Anyone with a penchant for that UK brand of paisley psychedelic rock will dig this unsigned Seattle-based band. It’s the kind of sound I never get tired of. And The Purrs fourth full length album, Amused, Confused & More Bad News, is full of those iconic UK influences – from Jesus & Mary Chain, Echo & The Bunnymen, Oasis, and The Verve. It’s a well-worn and familiar path, but it feels really good. Slip it on and see for yourself.
More lo-fi, Jesus and Mary Chain influenced music coming your way from New Zealand’s Surf City. This was my friend Jen’s pick for my annual music swap last year. Their self titled debut EP is out now on Arch Hill Recordings.
San Francisco/Oakland-based Raised by Robots pays homage to a multitude of musical influences – among them early 90s indie, soul, post punk, country, and hip hop. Sort of a multiple personality disorder perhaps, but I really like this track.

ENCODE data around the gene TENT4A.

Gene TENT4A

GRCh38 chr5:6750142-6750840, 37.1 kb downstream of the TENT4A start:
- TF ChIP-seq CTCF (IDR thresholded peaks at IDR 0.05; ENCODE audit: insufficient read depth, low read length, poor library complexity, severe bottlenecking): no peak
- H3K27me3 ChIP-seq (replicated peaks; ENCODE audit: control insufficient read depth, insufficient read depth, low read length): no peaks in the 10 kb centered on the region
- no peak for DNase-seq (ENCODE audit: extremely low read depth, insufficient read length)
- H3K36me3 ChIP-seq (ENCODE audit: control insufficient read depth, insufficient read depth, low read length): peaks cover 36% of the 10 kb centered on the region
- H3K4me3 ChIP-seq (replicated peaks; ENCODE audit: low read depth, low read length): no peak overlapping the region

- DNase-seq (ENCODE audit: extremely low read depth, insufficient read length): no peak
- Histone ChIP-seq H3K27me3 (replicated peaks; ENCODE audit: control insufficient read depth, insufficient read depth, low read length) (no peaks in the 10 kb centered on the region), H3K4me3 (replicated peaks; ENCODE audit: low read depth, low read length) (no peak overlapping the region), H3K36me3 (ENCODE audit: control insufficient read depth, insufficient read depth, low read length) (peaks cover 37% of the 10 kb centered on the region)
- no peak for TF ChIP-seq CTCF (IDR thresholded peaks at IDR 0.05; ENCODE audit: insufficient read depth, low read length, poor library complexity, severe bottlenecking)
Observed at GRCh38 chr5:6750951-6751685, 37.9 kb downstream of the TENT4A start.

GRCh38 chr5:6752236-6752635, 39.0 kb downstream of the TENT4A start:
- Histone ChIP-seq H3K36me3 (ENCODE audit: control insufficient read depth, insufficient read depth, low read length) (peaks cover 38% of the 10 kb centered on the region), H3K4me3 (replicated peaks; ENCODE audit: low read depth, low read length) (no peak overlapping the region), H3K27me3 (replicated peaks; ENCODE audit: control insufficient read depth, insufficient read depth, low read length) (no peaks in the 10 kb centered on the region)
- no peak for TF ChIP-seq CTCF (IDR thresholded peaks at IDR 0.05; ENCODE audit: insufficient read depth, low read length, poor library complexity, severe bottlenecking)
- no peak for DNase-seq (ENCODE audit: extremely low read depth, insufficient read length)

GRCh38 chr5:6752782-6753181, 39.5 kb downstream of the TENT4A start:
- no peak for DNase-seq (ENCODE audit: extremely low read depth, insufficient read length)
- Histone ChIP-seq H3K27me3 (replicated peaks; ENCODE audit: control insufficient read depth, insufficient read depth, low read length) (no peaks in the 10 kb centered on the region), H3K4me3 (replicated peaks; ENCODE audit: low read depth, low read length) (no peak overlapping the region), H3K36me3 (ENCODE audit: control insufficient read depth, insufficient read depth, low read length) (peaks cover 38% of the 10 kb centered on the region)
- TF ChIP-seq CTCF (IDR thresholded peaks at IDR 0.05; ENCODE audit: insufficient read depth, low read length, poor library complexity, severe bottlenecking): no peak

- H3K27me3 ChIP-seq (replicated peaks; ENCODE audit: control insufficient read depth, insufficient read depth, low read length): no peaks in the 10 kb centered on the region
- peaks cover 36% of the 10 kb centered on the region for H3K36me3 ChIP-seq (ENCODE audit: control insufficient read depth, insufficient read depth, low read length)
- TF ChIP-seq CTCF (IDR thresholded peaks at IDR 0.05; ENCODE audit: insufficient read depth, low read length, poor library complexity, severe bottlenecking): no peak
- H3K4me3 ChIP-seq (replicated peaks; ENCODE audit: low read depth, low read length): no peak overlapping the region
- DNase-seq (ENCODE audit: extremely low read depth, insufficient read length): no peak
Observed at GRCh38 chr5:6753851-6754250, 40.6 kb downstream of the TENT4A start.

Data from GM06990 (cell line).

Bay Area indie pop rockers, Scrabbel, are highly influenced by all things ’65-’75 and you can hear it in their music. Sunny, sweet songs that have a bit of that Belle and Sebastian feel. On the dark side, they also do a nice cover of My Bloody Valentine’s ‘Sometimes‘.
Described as ‘the love child of Karen O and Jesus and Mary Chain,’ The Blacks flat out rock. I completely fell in love with them this year at SXSW. It was tambourine player JDK Blacker that did it for me. He plays the tambourine like he’s exorcizing demons. It’s spellbinding. The SF/NY based trio are known for their short, blistering stage shows and laser-beam intensity. Their debut full-length “Nom de Guerre” was released in 2007 on Tricycle Records. “Tiger Songs” is their latest EP.
Crystal Stilts released their self-titled debut this year. They have a stripped-down, moody, garage rock sound that is heavily influenced by groups like Velvet Underground and Jesus and Mary Chain. And who isn’t these days?
So what did I learn from all this? in retrospect, I’d say my preconceived notion of ‘Black’ bands as a dark and moody rockers holds water. The Crystal set as all Indie pop rockers? Not so much. Whatever the case, it’s clear that – just like people – bands can fall into the trap of naming trends.